Table 3. Nongonadal distribution of luteinizing hormone/human chorionic gonadotropin receptors and their putative functions


Putative functions*


Regulation of hCG biosynthesis, differentiation of cytotrophoblasts, promote the invasion of intermediate trophoblasts and increase indoleamine 2,3- dioxygenase

Fetal membranes

Weakening of membranes through increase in cyclooxygenase-1 (COX-1) expression


Increase COX-2 expression and differentiation of stromal cells

T cells, monocytes, and macrophages

Increase monocyte chemoattractant protein-1 expression

Umbilical cord

Relax umbilical vessels through increase in prostaglandin2 and decrease in thromboxane A2, and keep the cord supple


Differentiation of stromal cells, increase COX-2 expression in stromal and glandular epithelial cells and maintain myometrial quiescence by downregulating gap junctions and decreasing intracellular Ca2+ levels


Increase OGP and COX-2, release sperm bound to epithelial cells, and enhance growth of early embryos in cocultures with epithelial cells

Urinary bladder

Maintain normal functions; chronic elevation of LH may lead to incontinence


Regulate androgen metabolism and action

Adrenal cortex, zona reticularis

Increase dehydroepiandosterone sulfate secretion


Neuroendocrine regulation of LH synthesis, behaviors, neurotropic and neurotransmitter functions

Neural retina

Visual processing of information


Promote differentiation of epithelial cells, increase apoptosis and regulate synthesis of macromolecules that are important in preparation for lactation and which also happens to protect against cancer


Regulate androgen metabolism and action and inhibit cell growth that are consistent with protection against cancer


Sperm transport and maturation

Seminal vesicles

Secretory functions


Sperm maturation

*In some cases, the inferences were drawn from the biologic effects of LH and hCG, and in others, the functions are suggested by receptor distribution in nongonadal tissues.

Translational research and intuitive reasoning on the possible clinical benefits of nongonadal action of LH and hCG suggest that hCG may be clinically useful (Table 4). Because hCG is growth inhibitory, it may be useful in the treatment of prostate cancer after patients have been castrated to reduce the level of androgens.

Table 4. Potential therapeutic uses of human chorionic gonadotropin 

    Increasing pregnancy rates in ART

    Prevent miscarriages

    Prevent prematurity

    Treatment of gynecologic infections, including HIV

    Rheumatoid arthritis


    Protection against breast cancer

    Kaposi sarcoma 

LH and hCG function as hormones, growth factors, and cytokines. Although this broad spectrum of actions is not unique to hCG, it nevertheless raises a question about what might be the phylogenetic significance of such a wide regulation of bodily functions by a reproductive hormone.


Intraperitoneal or intracerebroventricular injections of highly purified hCG on the morning of proestrus of cycling female rats were reported to change several hippocampus-associated behaviors. The hCG-treated animals were generally less active and showed less exploratory behavior and decreased food neophobia compared with saline injected control animals.182 In another study, hCG administration to rats affected sleep-wake phases and other associated behaviors that can collectively be described as decreased activity.183 These effects were suggested to be mediated by increased prostaglandin D2 and decreasing prostaglandin E2 in areas of the brain that control these activities.183 The implications of behavioral effects of hCG are that the multitude of behavioral changes seen during pregnancy probably are caused by small amounts of peripheral hCG reaching the brain centers that control behaviors, including nausea and vomiting.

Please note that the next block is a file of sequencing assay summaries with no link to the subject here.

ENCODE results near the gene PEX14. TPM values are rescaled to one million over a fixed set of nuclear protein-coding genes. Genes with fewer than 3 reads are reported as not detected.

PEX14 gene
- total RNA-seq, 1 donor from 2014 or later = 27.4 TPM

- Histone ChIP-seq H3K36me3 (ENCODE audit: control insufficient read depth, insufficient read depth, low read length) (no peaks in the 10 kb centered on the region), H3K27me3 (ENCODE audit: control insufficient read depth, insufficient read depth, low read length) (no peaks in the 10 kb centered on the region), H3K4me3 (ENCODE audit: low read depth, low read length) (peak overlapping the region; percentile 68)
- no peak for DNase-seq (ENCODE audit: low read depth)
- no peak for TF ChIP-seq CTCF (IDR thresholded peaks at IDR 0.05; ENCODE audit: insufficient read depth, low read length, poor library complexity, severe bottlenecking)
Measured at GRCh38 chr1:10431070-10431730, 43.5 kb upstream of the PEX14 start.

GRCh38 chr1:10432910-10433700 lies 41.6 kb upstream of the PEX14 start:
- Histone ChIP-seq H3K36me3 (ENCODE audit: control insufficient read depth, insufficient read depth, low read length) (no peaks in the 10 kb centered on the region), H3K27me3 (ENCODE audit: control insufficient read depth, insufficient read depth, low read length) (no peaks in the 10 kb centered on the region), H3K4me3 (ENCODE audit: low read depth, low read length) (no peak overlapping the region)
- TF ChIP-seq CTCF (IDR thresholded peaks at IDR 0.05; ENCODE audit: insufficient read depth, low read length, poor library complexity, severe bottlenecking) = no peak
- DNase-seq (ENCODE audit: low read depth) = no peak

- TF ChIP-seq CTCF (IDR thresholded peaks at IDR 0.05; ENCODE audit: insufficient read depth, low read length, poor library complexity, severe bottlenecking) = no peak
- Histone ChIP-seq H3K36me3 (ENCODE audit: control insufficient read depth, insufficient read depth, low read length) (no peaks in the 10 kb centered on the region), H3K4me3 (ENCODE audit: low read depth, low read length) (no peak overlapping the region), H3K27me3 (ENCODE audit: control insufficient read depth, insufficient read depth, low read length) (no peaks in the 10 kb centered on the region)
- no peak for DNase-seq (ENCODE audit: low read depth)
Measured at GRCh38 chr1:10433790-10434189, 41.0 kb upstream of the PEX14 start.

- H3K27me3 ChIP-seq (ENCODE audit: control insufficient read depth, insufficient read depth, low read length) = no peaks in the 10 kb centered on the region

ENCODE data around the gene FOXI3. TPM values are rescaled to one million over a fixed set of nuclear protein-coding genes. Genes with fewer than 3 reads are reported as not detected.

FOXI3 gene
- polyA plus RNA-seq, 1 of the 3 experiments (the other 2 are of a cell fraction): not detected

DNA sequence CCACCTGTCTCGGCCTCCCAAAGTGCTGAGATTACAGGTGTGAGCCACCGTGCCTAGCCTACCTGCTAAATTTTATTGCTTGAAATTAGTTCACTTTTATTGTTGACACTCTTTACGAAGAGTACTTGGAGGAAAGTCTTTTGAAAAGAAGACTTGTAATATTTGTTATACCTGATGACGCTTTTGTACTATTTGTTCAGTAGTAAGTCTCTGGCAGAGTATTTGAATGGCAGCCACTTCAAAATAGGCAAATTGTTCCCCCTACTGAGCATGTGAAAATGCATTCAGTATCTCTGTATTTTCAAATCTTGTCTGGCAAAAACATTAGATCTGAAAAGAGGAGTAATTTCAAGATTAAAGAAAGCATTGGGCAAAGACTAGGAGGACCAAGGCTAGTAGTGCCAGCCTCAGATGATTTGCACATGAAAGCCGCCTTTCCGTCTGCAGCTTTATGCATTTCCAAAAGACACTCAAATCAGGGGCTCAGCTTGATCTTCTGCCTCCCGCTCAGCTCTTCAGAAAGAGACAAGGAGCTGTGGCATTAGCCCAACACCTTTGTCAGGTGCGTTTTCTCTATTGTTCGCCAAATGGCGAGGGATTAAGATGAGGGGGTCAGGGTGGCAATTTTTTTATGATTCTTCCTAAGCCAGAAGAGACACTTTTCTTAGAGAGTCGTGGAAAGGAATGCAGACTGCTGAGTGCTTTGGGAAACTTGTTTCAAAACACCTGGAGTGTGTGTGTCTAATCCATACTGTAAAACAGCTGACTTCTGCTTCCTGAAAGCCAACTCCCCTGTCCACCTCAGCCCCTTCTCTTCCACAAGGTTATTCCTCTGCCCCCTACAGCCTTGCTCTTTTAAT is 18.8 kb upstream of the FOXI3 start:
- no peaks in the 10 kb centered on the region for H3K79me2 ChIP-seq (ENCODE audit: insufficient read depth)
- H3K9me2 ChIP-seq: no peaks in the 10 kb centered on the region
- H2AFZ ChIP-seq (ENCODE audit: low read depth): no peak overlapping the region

There are two requirements for studying membrane receptors for peptide hormones: highly purified hormone must be available, and the hormone must be radiolabeled to as high a specific activity as possible without loss of biologic activity. Competitive binding experiments can then be performed using labeled and unlabeled peptide hormones. The total amount of added hormone and free hormone are quantitated by radioimmunoassay or radioreceptor assay, and the free fraction is subtracted from the total fraction to obtain the quantity of hormone specifically bound to receptors. Although this is a valid approach, it is cumbersome, time consuming, and somewhat inefficient. The most popular method of radiolabeling the peptide hormones is iodination using 125I or 131I. The chloramine T technique of radioiodination is too severe for some hormones such as FSH. For these, the milder lactoperoxidase technique is preferable. These two methods of iodination require the presence of tyrosine residues in molecules. For peptides that do not contain tyrosine, methods are available for attachment of iodinated tyrosine groups to protein molecules by amide bonds. Tritium ([3H])-labeled peptide hormones have also been used, but they are not popular because the labeling procedure is time consuming and yields low specific activity of the [3H]-peptide product. Various types of tissue samples, such as whole organs, tissue sections, intact cells, cell homogenates, crude and highly purified subcellular fractions, and solubilized or highly purified receptor protein molecules, can be used.

The following criteria must be met in defining hormone binding as true receptor binding:

  1. The binding must be saturable (Fig. 6A), indicating a finite number of sites.